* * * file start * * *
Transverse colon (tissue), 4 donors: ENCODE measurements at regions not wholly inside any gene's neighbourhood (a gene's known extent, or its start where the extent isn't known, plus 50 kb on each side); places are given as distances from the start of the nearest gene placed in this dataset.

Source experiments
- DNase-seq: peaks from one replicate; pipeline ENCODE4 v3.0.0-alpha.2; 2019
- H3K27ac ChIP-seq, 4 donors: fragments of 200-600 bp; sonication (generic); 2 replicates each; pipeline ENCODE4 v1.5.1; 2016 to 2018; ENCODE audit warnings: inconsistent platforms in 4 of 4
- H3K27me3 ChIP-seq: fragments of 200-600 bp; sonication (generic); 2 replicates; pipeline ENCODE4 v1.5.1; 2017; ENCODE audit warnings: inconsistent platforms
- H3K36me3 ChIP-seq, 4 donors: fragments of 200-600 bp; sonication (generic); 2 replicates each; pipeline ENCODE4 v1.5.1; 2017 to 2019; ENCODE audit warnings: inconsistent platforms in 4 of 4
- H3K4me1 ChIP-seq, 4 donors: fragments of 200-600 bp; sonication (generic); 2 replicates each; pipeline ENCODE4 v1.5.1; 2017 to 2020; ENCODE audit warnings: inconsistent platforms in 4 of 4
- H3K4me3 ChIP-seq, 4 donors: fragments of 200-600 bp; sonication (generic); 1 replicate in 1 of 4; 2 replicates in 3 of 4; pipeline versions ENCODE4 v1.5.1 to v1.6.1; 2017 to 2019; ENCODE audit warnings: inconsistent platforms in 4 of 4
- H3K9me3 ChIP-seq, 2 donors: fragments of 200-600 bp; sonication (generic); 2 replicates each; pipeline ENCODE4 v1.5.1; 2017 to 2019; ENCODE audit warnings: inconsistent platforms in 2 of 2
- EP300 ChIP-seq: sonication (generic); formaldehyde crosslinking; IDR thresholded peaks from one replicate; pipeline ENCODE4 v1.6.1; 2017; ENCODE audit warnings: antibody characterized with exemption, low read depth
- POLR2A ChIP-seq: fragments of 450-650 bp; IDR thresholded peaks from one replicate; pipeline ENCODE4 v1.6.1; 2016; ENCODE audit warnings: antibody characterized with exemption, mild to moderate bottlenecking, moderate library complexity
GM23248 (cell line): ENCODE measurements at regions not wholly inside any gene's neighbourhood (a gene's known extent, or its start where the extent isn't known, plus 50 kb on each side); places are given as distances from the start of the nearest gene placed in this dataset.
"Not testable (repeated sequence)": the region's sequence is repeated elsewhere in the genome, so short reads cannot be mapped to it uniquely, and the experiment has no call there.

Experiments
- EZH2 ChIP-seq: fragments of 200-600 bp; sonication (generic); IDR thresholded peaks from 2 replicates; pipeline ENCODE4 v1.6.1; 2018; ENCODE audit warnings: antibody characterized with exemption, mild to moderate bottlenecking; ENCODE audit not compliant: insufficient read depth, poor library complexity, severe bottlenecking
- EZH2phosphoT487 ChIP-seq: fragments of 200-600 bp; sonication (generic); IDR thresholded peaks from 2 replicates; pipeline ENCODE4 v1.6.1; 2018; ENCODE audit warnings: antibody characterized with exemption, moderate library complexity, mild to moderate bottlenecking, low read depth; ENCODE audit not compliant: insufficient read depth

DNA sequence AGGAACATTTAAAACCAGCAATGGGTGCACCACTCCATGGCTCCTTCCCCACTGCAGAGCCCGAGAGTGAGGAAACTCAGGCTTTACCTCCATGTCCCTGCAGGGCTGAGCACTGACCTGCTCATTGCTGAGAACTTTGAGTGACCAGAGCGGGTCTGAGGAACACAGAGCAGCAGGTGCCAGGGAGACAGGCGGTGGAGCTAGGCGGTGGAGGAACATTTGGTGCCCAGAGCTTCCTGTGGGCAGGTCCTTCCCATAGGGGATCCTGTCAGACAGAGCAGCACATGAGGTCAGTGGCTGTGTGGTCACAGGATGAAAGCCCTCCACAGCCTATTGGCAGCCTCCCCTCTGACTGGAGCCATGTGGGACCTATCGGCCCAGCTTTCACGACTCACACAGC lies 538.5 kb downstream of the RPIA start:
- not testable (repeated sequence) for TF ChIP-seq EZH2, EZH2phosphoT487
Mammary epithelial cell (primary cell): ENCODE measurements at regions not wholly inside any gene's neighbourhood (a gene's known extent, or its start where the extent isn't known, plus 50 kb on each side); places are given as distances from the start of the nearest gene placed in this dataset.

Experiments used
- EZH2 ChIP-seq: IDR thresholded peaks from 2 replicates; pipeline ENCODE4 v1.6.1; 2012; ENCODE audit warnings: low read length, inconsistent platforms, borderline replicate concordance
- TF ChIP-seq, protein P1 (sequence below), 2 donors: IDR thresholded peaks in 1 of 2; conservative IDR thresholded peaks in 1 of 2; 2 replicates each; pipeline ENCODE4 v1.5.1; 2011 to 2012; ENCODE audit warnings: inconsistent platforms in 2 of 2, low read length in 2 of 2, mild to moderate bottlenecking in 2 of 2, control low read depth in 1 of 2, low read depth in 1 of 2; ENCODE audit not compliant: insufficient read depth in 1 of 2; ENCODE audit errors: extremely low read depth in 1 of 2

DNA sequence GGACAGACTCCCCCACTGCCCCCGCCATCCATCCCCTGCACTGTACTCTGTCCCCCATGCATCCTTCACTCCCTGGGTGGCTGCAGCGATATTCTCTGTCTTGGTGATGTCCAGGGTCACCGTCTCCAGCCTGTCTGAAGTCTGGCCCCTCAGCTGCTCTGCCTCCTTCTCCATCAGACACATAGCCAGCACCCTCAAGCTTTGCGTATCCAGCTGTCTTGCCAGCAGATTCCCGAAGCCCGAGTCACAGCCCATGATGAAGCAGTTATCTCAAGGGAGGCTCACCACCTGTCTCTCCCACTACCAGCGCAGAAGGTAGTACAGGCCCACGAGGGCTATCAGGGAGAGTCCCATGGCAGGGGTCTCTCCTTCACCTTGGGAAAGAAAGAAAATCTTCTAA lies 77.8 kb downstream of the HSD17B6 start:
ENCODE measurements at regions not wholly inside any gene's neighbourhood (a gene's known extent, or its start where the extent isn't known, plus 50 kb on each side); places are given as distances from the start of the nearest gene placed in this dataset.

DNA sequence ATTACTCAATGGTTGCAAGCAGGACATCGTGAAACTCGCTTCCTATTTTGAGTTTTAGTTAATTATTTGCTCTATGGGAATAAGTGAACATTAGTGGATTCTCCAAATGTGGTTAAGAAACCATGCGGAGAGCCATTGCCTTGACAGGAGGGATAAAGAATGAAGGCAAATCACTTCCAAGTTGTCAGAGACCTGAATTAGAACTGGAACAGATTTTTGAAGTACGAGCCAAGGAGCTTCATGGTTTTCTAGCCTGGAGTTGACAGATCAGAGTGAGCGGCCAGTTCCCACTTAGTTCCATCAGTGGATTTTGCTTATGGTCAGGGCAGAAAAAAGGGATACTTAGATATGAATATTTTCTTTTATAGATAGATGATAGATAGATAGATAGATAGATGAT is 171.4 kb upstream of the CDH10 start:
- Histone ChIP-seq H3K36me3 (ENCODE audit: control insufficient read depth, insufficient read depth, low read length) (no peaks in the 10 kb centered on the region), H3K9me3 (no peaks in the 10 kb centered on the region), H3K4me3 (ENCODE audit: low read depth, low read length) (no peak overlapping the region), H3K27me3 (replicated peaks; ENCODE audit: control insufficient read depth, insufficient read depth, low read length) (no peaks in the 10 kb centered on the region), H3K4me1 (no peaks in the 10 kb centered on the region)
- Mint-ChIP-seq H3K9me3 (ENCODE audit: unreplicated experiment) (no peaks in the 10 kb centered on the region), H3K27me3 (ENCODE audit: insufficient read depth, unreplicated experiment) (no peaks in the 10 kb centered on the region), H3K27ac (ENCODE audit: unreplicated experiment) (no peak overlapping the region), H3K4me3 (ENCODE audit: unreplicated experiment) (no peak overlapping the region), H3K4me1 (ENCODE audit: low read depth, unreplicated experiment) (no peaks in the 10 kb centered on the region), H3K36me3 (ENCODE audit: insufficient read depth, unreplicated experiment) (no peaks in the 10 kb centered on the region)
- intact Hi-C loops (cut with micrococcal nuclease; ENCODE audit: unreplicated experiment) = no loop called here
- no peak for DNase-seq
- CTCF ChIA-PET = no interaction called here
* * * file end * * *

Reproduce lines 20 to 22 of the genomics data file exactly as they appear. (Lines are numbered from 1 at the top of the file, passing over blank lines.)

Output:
Experiments used
- EZH2 ChIP-seq: IDR thresholded peaks from 2 replicates; pipeline ENCODE4 v1.6.1; 2012; ENCODE audit warnings: low read length, inconsistent platforms, borderline replicate concordance
- TF ChIP-seq, protein P1 (sequence below), 2 donors: IDR thresholded peaks in 1 of 2; conservative IDR thresholded peaks in 1 of 2; 2 replicates each; pipeline ENCODE4 v1.5.1; 2011 to 2012; ENCODE audit warnings: inconsistent platforms in 2 of 2, low read length in 2 of 2, mild to moderate bottlenecking in 2 of 2, control low read depth in 1 of 2, low read depth in 1 of 2; ENCODE audit not compliant: insufficient read depth in 1 of 2; ENCODE audit errors: extremely low read depth in 1 of 2